Pope Francis once said that compassion is the language of God. Let’s seek it this Easter

Compassion is celebrated by most of the world’s moral traditions. Compassion is the source of human connection. Some think it even goes beyond that. Pope Francis once said that compassion is the language of God. But philosophers worry that compassion is too passive, subjective and melancholic.

The Dalai Lama is an important voice of compassion. He explains that as compassion grows, we develop “both genuine sympathy for others’ suffering and the will to help remove their pain.” Compassion is more than passively feeling the other’s pain. It is also an active response that wants to alleviate suffering.

Buddhist teachings about compassion are often oriented around suffering. A colleague of the Dalai Lama’s, Thupten Jinpa, explains, “At its core, compassion is a response to the inevitable reality of our human condition— our experience of pain and sorrow.”

This is obviously important in a world that includes far too much pain. If we were all more concerned with the suffering of others, the world would be a better place. And while this focus on suffering can seem gloomy, the Buddhists connect compassion with tranquility and happiness. The Dalai Lama says, “The more we care for the happiness of others, the greater our own sense of well-being becomes.”

This may seem paradoxical. But it is only a paradox if compassion is understood as shared suffering. Melancholic compassion is only half of the story. Compassion is also at play in laughter and love-making. Compassion shares joy as well as tears.

To keep compassion too tightly bound to suffering and grief is like having Good Friday without Easter. The point of the Easter story is not to wallow in the darkness, but to re-emerge into the light.

Compassion shares “passion” or emotional experience with others. Our passions are not only negative. Grief, mourning, and despair are certainly important emotions. But wonder and delight are also powerful experiences. Compassion moves us to share the passions of the other person, in sadness and in joy.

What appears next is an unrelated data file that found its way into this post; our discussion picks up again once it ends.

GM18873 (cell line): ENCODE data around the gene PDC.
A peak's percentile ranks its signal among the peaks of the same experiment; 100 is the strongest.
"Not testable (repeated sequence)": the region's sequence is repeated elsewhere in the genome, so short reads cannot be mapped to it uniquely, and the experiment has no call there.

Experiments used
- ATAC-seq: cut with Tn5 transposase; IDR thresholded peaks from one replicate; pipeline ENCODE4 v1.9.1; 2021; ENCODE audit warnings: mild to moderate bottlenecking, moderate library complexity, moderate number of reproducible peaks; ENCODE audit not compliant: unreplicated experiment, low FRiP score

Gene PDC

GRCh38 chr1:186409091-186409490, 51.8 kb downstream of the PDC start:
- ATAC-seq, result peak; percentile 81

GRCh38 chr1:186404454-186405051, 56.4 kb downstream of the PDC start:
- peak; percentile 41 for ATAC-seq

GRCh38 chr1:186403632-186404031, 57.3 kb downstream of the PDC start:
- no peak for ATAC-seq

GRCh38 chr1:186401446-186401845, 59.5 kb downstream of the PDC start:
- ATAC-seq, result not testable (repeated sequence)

Compassion feels good because we are social beings. The receptiveness of compassion is wired into our brains by evolution. As social beings, we enjoy sharing in play, poetry, music, and in the rituals of social life. We do better when we do things in common. Compassionate activity overcomes loneliness and despair. It also allows us to share in playful fun.

One recipe for happiness is found here: if you want to be happy, hang out with happy people who are doing happy things. Happiness — like sadness — is contagious.

Compassion is only melancholic when it is confused with pity. Pity dwells in the negative. We don’t pity people who are doing well. Pity is reserved for the suffering.

The philosopher Immanuel Kant warned against pity. Compassionate pity can “infect” us with the suffering of others, he said. If I suffer because another person is suffering, the result is simply more suffering.

Compassion is better understood as a natural urge to help those who suffer. And while this urge can lead us to act, Kant thought it was insufficient. Sometimes our compassionate urges prevent us from doing our duty. This occurs, for example, when mercy prevents us from punishing those who deserve to be punished. Kant thought that compassion had to be guided by justice.

A similar problem holds for the famous Golden Rule. Love of the neighbor is important. But this does not mean you ought to give the neighbor anything he wants. Love without justice is blind. But justice without mercy is cruel.

A further problem occurs when compassion becomes intrusive. Sometimes we want companionship in our suffering. We cry better (and laugh better) in the company of friends. But sometimes, we simply want to be left alone.

Of course, compassionate people understand all of this. Truly compassionate people have a knack for knowing what is needed. They hold us when we need to cry. They offer laughter when the time is right. They leave us alone when we need solitude. And they try to connect justice and mercy in a world where suffering is common.

God, Guns, and the Gospel